Mirza Faizan AHMED*, Shabbir AHMED* and Talha Ahmed SIDDIQUI**


This paper augments a model developed for the government spending for a closed economy by introducing
foreign loans, foreign reserves and exchange rates, which are of vital importance for
budgeting in an open economy. It suggests that government expenditures are a function of taxes,
domestic debt, foreign debt in domestic currency, foreign reserve in domestic currency, high-powered
money, and real interest paid on domestic and foreign debt. All factors are found to have a positive
impact on government expenditures in mathematical modelling, except for foreign reserves
interest payments on domestic and foreign debt, which have a negative impact on the expenditures.
The model is estimated by employing yearly data from 1976 to 2020 for Pakistan’s economy and
incorporating the impact of change in the exchange rate regime on government expenditures. The
model, estimated with the Auto Regressive Distributed Lag (ARDL) model, suggests that current
government expenditures depend on the current and previous period taxes, current domestic loans,
current and earlier periods of foreign debt, current high-powered money, and foreign reserves. In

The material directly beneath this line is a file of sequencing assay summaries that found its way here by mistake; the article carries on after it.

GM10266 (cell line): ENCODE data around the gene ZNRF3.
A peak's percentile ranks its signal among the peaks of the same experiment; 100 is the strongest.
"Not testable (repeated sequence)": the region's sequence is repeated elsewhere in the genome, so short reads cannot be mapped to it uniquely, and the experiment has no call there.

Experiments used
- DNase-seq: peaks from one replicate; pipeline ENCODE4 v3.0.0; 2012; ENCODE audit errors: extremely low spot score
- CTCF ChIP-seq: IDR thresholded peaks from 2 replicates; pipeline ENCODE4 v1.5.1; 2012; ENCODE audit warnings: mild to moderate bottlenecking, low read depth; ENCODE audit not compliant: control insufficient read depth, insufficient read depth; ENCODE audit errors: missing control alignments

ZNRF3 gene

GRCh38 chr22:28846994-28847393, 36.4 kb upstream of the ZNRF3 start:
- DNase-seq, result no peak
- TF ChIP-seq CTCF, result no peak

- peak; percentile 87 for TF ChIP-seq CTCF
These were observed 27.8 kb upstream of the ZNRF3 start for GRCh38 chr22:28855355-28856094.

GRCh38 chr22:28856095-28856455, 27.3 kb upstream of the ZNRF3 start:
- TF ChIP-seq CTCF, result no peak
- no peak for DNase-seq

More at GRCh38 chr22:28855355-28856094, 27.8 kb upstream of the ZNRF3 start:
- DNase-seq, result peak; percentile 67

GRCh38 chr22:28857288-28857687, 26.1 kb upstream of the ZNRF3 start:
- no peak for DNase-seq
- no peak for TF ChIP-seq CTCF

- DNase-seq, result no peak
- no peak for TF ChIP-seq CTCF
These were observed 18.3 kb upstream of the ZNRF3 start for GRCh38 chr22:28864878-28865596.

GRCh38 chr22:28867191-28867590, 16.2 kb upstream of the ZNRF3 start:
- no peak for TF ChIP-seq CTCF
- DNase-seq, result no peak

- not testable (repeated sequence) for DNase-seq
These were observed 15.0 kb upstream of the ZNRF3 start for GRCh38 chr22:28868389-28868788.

addition, the empirical findings indicate that around 55 per cent of government expenditures have
been financed through tax revenues, 21 per cent through high-powered money and 17 per cent
through government bonds. The paper applies a dummy variable to measure the impact of the
change in the exchange rate regime in 1999; it suggests that the change has positively impacted
government expenditures. This paper concludes that the government has been preferring printing
money and foreign loans, after taxes, for financing expenditures in Pakistan. At the policy level, the
paper recommends that the government needs to rationalise the financing of its expenditures by focusing
more on taxes. Further, it needs to avoid tapping foreign reserves held by the private sector.

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